The legislative proposals are an attempt to boost the construction of nuclear generators during a period where utilities are hesitant to start new construction. Last week, William Von Hoene, chief strategy officer at Exelon, the largest nuclear operator in the country, was bluntly pessimistic about the future of nuclear power in the U.S, saying barring “some extraordinary change in environment or technology,” no future nuclear generators would be built in the U.S. after the completion of the Vogtle plant in Georgia.
“I’m not arguing for the construction of new nuclear plants,” Von Hoene said at the US Energy Association’s annual meeting in Washington. “They are too expensive to construct, relative to the world in which we now live.”
In the long run, even support on the national level is likely to be insufficient to strengthen the American nuclear industry in the long term, says David Gattie, an associate professor of environmental engineering at the University of Georgia.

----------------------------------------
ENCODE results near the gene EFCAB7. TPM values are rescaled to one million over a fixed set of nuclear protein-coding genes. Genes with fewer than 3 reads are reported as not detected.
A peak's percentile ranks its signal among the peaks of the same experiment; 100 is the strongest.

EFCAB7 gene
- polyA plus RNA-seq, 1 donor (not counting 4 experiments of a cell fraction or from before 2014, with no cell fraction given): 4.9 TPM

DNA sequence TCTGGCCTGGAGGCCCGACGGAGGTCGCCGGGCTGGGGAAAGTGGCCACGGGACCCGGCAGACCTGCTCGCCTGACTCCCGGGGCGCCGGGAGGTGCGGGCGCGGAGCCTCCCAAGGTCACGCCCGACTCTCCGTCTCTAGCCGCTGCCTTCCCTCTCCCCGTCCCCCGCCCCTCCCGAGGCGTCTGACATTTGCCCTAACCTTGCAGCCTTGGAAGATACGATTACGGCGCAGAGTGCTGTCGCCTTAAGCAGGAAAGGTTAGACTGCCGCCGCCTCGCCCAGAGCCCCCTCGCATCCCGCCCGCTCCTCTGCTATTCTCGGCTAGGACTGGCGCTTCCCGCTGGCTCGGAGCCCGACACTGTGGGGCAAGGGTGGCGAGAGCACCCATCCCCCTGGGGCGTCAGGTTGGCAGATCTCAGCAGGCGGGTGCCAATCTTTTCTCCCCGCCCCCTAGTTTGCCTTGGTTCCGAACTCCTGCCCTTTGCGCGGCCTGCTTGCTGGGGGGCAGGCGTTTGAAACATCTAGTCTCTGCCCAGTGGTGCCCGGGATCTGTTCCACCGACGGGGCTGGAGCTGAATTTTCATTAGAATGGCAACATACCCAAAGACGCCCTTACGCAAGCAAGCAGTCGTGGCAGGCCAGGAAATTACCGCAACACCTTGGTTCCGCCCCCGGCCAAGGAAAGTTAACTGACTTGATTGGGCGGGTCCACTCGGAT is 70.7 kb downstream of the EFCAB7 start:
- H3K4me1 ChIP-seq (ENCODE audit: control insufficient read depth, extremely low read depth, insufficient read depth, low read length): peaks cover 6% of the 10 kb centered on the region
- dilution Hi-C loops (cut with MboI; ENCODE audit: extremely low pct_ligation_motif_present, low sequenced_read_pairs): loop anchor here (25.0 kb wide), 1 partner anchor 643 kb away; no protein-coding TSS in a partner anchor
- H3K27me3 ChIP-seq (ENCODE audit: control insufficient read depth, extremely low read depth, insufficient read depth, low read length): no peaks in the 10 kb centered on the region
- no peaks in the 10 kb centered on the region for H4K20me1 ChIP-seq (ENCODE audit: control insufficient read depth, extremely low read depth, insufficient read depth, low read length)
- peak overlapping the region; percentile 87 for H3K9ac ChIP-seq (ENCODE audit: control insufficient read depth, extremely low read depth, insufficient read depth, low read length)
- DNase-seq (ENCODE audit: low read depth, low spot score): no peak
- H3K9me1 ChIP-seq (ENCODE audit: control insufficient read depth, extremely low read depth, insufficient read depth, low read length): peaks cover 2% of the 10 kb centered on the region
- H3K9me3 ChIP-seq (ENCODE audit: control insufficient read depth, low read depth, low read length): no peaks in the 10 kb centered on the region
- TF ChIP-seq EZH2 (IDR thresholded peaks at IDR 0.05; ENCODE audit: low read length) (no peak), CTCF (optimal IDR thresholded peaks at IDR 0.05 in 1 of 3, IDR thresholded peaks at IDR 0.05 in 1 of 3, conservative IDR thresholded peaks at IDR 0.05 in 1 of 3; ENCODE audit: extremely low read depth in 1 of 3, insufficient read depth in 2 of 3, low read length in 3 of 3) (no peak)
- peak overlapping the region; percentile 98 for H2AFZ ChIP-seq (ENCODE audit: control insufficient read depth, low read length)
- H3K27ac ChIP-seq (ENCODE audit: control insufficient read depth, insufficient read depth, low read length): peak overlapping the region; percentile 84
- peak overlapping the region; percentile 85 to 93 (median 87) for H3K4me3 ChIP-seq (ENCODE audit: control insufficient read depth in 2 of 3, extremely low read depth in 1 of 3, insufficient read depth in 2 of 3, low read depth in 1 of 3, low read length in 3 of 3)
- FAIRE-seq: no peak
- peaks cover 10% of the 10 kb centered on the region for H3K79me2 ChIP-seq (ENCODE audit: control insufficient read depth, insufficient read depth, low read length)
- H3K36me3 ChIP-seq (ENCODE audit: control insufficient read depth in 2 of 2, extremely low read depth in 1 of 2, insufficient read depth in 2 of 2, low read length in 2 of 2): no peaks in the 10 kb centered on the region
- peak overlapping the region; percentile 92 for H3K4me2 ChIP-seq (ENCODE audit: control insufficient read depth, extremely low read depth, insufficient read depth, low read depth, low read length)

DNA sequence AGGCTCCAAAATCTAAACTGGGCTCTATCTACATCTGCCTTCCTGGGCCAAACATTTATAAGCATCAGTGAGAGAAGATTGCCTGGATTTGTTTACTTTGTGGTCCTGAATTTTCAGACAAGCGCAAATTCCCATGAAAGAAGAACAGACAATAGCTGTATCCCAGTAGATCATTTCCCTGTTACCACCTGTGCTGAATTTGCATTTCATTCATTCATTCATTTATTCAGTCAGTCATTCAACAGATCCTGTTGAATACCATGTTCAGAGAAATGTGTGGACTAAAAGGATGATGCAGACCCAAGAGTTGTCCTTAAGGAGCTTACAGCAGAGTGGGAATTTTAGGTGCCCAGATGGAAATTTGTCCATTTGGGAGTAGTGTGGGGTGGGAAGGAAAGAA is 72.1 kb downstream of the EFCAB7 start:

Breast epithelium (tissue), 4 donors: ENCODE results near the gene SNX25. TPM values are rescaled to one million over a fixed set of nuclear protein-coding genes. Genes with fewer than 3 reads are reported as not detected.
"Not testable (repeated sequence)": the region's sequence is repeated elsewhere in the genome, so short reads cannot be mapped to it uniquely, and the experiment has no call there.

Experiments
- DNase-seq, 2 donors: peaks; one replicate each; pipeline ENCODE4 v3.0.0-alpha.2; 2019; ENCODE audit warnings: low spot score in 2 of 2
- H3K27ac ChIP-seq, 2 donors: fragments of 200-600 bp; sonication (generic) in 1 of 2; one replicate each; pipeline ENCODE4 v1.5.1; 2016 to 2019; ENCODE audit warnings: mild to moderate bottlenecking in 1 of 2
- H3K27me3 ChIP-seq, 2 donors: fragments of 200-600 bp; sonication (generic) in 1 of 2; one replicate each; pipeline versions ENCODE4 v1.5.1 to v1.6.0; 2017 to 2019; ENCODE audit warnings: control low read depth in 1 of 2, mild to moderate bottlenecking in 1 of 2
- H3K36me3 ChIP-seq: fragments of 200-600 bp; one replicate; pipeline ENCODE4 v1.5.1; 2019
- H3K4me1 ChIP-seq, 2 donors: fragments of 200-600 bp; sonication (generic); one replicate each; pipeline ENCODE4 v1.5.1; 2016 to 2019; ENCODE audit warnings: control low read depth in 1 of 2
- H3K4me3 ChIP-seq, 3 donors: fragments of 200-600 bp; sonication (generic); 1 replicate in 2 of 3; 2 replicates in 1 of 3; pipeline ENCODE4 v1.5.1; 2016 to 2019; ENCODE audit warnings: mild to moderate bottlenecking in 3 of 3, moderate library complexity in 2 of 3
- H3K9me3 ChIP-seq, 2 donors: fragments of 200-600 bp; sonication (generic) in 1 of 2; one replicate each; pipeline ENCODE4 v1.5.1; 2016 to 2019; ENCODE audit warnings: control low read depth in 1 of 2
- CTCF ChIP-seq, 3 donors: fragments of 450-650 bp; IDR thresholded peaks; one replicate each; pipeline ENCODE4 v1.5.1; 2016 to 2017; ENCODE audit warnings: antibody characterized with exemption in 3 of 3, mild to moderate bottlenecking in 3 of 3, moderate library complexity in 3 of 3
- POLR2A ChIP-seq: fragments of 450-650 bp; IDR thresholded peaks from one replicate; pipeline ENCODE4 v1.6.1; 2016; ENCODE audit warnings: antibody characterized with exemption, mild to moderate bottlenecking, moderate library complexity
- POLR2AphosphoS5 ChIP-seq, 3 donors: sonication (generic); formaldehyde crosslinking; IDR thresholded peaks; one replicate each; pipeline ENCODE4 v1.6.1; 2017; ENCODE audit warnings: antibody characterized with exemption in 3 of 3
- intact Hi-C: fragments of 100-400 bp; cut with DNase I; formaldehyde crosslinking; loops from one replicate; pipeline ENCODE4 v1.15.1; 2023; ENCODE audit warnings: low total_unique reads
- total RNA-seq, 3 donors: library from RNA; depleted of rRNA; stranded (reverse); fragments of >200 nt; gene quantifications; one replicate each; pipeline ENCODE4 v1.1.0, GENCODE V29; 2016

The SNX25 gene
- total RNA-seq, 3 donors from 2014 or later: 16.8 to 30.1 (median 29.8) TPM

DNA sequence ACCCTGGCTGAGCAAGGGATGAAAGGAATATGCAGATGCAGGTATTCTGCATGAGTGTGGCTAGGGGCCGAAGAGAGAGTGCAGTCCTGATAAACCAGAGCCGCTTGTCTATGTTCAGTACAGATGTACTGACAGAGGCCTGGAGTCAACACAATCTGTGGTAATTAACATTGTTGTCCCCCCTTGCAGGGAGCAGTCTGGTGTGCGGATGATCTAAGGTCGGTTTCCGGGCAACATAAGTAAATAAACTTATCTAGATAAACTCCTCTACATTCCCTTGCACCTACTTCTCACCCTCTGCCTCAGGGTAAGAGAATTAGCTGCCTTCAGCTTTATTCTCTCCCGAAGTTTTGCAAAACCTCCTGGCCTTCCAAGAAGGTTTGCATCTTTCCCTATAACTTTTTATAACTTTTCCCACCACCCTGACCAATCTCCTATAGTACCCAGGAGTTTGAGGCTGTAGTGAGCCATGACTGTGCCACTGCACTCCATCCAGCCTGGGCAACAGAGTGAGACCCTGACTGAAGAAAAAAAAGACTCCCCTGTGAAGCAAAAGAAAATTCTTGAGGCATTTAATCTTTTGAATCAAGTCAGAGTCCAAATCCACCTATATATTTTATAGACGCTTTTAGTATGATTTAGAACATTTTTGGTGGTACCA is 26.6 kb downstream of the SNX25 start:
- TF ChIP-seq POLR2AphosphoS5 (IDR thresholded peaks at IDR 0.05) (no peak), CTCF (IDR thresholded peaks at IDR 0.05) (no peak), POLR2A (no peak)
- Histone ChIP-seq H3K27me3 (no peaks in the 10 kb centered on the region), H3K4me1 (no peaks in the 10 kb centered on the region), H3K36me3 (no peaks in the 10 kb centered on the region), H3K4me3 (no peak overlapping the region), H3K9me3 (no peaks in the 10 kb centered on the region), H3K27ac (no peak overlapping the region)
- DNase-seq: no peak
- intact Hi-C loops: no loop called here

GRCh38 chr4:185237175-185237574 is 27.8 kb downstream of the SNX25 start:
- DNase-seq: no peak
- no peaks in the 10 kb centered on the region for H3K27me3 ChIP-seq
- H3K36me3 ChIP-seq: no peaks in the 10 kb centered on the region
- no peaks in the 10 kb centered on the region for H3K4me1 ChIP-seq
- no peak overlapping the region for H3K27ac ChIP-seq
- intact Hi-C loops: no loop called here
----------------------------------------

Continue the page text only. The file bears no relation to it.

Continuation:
“While the [production tax credits] are welcome, I don’t believe they measure up to the substantive and comprehensive policy response needed to stand up an aggressive advanced nuclear technology program in the U.S. over the long-term,” Gattie told InsideSources. “Even the current individual state-level incentives, while welcome for the targeted existing reactors, will have a difficult time underpinning nuclear due to the interstate integration of the grid.”
He sees the tax proposals as potentially benefiting nuclear generators already in operation, but unlikely to help restart construction.
“We need a national policy effort, with the political resilience to endure our election cycles, that reauthorizes fuel reprocessing, and that incentivizes the development and deployment of fast reactor technologies, small modular reactors and molten salt reactors,” he continued, stressing that only this national level focus would be able to help the country meet its future emissions and national security goals.
It is a visionary proposition. However, nuclear generation still faces a hard slog to survive, let alone flourish, in the current energy generation marketplace.